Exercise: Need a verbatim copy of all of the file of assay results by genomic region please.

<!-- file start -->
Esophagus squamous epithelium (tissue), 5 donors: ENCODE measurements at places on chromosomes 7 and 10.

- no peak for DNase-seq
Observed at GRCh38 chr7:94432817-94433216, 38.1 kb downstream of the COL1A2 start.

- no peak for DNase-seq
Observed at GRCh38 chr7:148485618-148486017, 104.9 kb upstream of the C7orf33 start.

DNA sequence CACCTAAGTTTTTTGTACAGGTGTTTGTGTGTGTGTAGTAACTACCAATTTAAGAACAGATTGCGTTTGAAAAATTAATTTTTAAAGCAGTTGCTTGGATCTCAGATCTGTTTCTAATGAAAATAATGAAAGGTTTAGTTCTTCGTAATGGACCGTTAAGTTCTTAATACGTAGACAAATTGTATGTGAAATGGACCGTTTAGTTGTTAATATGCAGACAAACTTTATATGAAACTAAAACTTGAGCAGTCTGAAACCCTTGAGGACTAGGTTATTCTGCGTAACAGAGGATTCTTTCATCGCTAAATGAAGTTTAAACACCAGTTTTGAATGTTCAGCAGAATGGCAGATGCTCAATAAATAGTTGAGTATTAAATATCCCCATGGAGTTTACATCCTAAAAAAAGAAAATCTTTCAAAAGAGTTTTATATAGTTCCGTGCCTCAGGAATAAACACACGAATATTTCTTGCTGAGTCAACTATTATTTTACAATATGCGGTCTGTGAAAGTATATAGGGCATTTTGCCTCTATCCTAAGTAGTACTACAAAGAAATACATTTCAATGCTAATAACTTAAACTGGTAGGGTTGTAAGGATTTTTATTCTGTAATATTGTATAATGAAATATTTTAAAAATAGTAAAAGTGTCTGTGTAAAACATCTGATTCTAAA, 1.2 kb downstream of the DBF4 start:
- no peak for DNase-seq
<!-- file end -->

Esophagus squamous epithelium (tissue), 5 donors: ENCODE measurements at places on chromosomes 7 and 10.

- no peak for DNase-seq
Observed at GRCh38 chr7:94432817-94433216, 38.1 kb downstream of the COL1A2 start.

- no peak for DNase-seq
Observed at GRCh38 chr7:148485618-148486017, 104.9 kb upstream of the C7orf33 start.

DNA sequence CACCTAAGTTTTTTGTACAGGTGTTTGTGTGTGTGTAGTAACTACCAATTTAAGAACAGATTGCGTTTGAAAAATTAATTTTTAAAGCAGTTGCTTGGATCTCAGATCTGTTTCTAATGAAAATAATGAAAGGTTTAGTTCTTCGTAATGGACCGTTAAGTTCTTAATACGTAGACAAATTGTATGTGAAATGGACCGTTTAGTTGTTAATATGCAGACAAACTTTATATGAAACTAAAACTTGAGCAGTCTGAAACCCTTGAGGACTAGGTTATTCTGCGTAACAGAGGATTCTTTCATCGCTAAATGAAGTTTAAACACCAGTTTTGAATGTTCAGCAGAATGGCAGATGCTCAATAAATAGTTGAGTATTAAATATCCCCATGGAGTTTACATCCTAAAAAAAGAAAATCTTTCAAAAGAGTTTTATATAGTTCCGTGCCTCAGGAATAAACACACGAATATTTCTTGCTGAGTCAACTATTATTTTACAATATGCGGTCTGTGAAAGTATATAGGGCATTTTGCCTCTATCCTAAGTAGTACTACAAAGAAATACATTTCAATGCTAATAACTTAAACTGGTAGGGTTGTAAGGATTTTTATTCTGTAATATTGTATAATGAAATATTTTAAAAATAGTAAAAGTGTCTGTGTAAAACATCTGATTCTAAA, 1.2 kb downstream of the DBF4 start:
- no peak for DNase-seq